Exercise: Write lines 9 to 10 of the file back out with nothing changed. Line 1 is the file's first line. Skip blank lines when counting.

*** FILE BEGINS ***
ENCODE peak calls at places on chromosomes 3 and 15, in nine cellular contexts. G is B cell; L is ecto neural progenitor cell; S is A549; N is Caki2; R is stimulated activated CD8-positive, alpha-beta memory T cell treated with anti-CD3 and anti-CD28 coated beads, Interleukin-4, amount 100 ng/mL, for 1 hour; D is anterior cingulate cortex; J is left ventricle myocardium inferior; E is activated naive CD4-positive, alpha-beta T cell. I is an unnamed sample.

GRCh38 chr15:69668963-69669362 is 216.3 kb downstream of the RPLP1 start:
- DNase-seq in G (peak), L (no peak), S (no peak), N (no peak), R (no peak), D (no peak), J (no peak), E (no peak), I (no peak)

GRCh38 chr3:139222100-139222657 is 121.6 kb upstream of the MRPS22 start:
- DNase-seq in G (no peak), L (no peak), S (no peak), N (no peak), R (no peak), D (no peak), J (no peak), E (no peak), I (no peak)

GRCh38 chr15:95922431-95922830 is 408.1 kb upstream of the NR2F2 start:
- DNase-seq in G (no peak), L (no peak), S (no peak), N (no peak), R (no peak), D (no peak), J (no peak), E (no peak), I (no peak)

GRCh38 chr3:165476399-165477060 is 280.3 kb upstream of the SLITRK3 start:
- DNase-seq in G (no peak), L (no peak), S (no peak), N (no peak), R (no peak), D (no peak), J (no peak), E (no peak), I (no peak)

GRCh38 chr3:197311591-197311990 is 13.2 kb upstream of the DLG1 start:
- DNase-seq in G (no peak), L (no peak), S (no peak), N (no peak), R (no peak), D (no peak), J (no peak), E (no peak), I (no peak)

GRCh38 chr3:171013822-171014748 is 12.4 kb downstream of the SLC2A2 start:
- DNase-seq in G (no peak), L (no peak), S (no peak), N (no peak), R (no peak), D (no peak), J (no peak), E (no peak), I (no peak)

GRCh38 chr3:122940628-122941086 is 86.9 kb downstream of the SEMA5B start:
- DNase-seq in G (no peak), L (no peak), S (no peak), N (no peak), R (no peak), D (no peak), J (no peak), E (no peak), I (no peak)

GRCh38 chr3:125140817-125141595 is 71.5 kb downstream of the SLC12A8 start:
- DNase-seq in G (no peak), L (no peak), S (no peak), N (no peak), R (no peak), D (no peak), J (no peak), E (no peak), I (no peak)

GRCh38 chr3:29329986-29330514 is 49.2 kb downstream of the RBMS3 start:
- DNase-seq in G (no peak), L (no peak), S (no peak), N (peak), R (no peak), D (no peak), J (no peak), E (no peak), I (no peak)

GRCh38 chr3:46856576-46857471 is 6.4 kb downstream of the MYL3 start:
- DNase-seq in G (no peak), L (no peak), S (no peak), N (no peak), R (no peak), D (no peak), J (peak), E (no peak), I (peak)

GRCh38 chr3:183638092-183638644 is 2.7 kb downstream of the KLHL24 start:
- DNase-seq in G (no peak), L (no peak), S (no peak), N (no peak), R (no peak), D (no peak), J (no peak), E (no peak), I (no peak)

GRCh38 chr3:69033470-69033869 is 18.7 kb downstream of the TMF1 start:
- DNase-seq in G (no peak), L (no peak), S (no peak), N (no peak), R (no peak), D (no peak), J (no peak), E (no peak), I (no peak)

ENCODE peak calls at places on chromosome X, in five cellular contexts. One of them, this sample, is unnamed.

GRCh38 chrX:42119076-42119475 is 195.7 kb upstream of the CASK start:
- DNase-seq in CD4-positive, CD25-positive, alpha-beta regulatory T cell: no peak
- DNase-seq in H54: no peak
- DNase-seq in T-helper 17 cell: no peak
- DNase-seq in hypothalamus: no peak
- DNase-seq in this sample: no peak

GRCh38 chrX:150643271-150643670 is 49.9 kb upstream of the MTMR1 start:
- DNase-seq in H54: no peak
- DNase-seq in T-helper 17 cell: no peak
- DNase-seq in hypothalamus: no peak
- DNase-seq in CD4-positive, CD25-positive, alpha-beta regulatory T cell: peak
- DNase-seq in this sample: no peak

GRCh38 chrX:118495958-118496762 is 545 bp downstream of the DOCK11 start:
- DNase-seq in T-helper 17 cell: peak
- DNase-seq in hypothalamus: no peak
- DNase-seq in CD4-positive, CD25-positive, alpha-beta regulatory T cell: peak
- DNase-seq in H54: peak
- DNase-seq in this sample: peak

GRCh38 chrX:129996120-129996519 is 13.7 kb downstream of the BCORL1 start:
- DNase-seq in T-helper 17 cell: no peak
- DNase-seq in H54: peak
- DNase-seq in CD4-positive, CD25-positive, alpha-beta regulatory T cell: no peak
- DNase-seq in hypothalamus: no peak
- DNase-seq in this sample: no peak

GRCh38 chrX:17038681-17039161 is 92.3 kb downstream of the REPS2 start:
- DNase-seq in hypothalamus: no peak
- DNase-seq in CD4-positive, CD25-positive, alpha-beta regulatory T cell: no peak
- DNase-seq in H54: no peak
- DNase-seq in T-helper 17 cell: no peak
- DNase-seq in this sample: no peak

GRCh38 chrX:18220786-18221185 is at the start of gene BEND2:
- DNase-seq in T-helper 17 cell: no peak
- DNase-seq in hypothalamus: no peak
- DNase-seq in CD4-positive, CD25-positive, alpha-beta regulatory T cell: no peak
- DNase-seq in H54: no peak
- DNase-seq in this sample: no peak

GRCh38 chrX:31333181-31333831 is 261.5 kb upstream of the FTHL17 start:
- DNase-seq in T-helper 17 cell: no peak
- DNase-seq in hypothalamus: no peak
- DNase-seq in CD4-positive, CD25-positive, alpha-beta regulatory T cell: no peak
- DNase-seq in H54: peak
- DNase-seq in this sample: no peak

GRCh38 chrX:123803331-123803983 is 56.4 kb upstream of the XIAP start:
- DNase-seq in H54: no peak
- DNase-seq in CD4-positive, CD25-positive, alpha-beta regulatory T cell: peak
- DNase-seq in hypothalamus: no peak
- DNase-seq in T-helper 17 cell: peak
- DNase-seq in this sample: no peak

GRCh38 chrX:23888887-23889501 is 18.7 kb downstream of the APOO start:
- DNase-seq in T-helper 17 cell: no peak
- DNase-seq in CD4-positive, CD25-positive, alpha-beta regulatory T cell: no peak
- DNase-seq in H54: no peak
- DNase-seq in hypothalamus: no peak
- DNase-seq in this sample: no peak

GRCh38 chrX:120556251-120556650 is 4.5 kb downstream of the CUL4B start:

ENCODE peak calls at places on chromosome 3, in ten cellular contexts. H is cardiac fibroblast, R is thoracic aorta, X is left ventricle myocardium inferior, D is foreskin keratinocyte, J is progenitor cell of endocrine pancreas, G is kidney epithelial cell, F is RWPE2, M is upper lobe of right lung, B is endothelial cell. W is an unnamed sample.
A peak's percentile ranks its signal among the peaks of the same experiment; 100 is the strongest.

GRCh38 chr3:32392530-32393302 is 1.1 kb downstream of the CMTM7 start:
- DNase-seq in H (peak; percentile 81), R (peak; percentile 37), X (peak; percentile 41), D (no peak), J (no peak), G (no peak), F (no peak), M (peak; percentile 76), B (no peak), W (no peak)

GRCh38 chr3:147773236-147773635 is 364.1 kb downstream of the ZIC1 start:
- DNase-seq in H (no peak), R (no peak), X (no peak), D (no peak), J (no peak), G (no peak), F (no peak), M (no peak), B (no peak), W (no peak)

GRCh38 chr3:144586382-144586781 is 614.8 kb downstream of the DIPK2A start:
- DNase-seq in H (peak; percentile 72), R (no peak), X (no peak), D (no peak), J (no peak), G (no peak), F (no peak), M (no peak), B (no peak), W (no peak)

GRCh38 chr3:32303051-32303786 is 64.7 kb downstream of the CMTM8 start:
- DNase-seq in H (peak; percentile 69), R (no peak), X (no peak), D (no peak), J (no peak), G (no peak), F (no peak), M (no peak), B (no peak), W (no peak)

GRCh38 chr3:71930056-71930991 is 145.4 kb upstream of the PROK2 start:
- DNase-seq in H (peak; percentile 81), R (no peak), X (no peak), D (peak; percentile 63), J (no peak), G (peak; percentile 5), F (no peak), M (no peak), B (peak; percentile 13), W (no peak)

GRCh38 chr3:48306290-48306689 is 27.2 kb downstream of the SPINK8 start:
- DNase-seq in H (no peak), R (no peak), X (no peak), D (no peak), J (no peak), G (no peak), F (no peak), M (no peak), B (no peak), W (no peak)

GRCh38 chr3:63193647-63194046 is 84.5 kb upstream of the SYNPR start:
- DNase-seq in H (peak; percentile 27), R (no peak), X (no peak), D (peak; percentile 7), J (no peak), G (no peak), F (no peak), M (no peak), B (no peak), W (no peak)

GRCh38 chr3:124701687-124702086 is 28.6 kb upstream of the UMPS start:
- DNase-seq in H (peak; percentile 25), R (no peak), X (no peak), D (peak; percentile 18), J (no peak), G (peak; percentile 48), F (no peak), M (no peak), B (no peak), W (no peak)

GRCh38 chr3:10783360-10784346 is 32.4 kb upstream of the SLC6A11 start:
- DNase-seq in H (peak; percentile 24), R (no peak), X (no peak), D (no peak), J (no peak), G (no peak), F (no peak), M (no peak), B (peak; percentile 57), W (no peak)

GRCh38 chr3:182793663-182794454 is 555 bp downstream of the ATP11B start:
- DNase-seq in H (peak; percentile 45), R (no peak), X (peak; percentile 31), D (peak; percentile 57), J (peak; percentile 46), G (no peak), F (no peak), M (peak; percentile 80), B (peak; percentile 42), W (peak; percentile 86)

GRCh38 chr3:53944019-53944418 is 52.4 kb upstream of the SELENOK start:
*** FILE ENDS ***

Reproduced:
- DNase-seq in G (no peak), L (no peak), S (no peak), N (no peak), R (no peak), D (no peak), J (no peak), E (no peak), I (no peak)

GRCh38 chr3:197311591-197311990 is 13.2 kb upstream of the DLG1 start: